Multiple reports shed new light on Credit Suisse’s historic service to Nazi clients and Nazi-linked accounts, which in some cases continued into 2020.
The reports, published by the United States Senate Budget Committee on Holocaust Remembrance Day, detail an internal investigation conducted by a forensic research firm hired by Credit Suisse and initially overseen by an Independent Ombudsman who was inexplicably fired by the bank during the course of the review.
While the resulting reports are incomplete and hampered by scope restrictions, they reveal almost 100 previously unrevealed Nazi-linked accounts and related information, and raise new questions about the bank’s potential support for Nazis fleeing justice after World War II through so-called “Rat Lines.”
In that sense, the Simon Wiesenthal Center (CSW) expressed his support and appreciation for the continuation of the bipartisan investigation, following his June 21 meeting with the United States Senate Budget Committee to discuss the ongoing investigation into the retention of Nazi assets by foreign banks during and after World War II World.
“CSW appreciates the Budget Committee’s recognition of the right of an institution, such as the Simon Wiesenthal Center, to investigate and hold accountable any entity with historical ties to Nazi party members or WWII looting. Today, more than ever, the CSW is committed to this mission and will continue to work to ensure that those who benefited from the horrors of World War II are vetted and held accountable to the fullest extent possible.”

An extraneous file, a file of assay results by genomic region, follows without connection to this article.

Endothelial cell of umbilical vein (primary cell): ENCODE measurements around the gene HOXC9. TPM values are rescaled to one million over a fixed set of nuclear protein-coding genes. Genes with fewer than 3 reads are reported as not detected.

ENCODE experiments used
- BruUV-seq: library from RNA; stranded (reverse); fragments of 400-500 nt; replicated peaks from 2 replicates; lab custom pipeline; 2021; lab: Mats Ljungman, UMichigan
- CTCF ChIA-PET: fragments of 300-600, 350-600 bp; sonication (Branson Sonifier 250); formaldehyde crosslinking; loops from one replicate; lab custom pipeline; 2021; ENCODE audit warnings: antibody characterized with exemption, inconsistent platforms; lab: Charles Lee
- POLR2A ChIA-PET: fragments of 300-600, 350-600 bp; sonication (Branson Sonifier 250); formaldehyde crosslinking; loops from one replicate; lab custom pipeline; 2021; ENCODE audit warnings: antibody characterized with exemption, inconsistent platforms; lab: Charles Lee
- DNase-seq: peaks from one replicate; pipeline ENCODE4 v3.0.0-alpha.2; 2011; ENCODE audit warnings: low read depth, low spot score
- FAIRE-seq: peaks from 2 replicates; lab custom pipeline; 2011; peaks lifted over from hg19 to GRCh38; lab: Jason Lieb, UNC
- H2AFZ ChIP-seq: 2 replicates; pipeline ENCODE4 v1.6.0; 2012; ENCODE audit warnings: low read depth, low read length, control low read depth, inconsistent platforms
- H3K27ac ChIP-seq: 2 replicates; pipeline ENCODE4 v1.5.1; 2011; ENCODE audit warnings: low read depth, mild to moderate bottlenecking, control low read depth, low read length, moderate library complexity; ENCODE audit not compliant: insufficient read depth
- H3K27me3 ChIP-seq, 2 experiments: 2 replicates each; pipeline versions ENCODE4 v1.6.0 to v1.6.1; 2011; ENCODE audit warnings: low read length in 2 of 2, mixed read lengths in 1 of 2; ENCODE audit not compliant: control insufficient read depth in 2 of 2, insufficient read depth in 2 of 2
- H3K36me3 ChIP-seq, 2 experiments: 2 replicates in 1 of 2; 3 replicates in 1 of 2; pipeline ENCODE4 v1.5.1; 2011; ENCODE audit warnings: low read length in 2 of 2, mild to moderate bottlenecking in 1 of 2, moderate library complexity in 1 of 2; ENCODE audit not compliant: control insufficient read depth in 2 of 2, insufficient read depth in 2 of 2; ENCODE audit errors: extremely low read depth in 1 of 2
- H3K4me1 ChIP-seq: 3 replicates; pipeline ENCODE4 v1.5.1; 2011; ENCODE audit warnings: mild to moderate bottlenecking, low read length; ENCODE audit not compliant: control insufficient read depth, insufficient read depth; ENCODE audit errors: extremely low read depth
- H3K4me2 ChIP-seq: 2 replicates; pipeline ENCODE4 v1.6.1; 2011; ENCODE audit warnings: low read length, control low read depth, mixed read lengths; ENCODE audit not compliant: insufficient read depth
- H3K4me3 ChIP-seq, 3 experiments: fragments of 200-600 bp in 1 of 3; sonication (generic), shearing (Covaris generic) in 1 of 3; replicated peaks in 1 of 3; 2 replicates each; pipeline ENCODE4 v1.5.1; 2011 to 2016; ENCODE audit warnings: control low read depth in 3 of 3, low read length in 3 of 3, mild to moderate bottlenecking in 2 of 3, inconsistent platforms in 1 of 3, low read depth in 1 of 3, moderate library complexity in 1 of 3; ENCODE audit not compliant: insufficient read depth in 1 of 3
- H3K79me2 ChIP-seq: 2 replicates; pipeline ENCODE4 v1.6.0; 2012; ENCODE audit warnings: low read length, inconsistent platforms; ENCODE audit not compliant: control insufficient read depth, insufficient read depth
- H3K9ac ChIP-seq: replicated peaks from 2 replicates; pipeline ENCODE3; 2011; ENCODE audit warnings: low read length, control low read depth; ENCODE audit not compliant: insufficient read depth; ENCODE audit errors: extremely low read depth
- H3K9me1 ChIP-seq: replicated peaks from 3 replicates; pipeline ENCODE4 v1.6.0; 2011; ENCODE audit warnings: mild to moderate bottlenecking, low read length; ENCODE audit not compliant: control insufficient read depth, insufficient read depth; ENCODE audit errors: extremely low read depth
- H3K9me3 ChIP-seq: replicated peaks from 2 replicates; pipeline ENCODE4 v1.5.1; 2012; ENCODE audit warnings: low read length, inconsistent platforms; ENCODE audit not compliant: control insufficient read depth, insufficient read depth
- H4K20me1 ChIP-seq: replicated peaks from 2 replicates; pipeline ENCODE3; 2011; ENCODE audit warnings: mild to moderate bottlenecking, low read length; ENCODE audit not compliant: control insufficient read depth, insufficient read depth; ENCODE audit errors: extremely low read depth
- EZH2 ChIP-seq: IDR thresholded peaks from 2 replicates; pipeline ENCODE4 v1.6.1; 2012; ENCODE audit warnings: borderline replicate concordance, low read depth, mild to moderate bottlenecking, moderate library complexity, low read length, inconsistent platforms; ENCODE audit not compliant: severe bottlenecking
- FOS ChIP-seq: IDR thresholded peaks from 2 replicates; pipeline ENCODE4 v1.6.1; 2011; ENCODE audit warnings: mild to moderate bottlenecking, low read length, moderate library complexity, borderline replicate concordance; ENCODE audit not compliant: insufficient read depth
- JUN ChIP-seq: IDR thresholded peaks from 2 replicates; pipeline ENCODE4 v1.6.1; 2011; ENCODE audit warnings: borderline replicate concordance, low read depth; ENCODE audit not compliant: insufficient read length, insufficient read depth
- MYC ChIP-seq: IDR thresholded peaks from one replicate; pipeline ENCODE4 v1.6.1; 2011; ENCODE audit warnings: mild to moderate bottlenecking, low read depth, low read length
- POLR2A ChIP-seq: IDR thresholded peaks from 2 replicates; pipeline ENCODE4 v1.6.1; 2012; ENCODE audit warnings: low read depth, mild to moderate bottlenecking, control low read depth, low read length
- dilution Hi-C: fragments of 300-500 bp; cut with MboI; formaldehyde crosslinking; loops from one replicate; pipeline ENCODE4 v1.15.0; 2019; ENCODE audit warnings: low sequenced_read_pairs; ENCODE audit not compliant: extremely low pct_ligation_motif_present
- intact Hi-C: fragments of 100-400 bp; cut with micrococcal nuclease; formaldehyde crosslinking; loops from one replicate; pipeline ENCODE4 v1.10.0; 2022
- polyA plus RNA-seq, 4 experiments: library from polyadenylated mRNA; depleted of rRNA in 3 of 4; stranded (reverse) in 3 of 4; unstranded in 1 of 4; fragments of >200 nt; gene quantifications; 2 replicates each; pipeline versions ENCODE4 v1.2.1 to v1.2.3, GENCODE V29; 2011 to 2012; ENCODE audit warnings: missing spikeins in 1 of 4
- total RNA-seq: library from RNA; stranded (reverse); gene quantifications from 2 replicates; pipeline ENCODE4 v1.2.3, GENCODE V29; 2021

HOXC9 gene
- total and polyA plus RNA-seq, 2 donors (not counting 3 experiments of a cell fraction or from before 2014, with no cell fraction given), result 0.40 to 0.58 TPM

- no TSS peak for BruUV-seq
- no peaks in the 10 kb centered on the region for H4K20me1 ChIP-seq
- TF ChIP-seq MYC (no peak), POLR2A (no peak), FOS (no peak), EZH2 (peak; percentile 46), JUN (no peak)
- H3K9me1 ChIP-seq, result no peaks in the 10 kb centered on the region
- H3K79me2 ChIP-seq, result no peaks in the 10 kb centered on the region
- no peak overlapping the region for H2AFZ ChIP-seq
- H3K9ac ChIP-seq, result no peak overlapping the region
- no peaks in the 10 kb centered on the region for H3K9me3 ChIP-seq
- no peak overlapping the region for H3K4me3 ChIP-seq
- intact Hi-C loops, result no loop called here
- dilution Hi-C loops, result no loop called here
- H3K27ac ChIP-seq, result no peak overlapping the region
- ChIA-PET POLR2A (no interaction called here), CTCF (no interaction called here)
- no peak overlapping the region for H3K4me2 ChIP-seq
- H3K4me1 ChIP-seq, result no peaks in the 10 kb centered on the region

Among the key findings of the US committee’s report it was revealed that Credit Suisse appears to have maintained accounts, the vast majority of which have not been previously disclosed, of at least 99 people who were senior Nazi officials in Germany or members of Nazi-affiliated groups in Argentina.
Besides, 70 Argentine accounts with plausible links to Nazis based in Argentina were opened with Credit Suisse after 1945, and at least 14 of those accounts remained open into the 21st century, some as late as 2020.
AlixPartners identified 21 accounts from a list of notorious high-level Nazis provided by SWC, including one belonging to a Nazi major who was sentenced at Nuremberg and one belonging to a convicted SS major. The sentenced commander’s account remained open until 2002, but the bank has yet to provide information on assets in this account or 85 others identified.
The bank held accounts belonging to a German executive who was tried and acquitted in Nuremberg and a Nazi scientist who was imprisoned during the Nuremberg trials, among other accounts that the bank had not previously discovered.
Finally, it was detailed that a senior SS officer and representative of the Nazi company Deutsche Wirtschaftsbetriebe GmbH (DWB) had an account at the bank.
“The Simon Wiesenthal Center is forever grateful to President Whitehouse, Ranking Member Grassley, and all members of the Senate Budget Committee for the courage to press forward with their investigation,” concluded the Rabbi Avraham Cooper, Associate Dean of CSW and Director of Global Social Action.
Nazi money in Argentina: a list and the key role the country played in the gold route of Hitler’s followers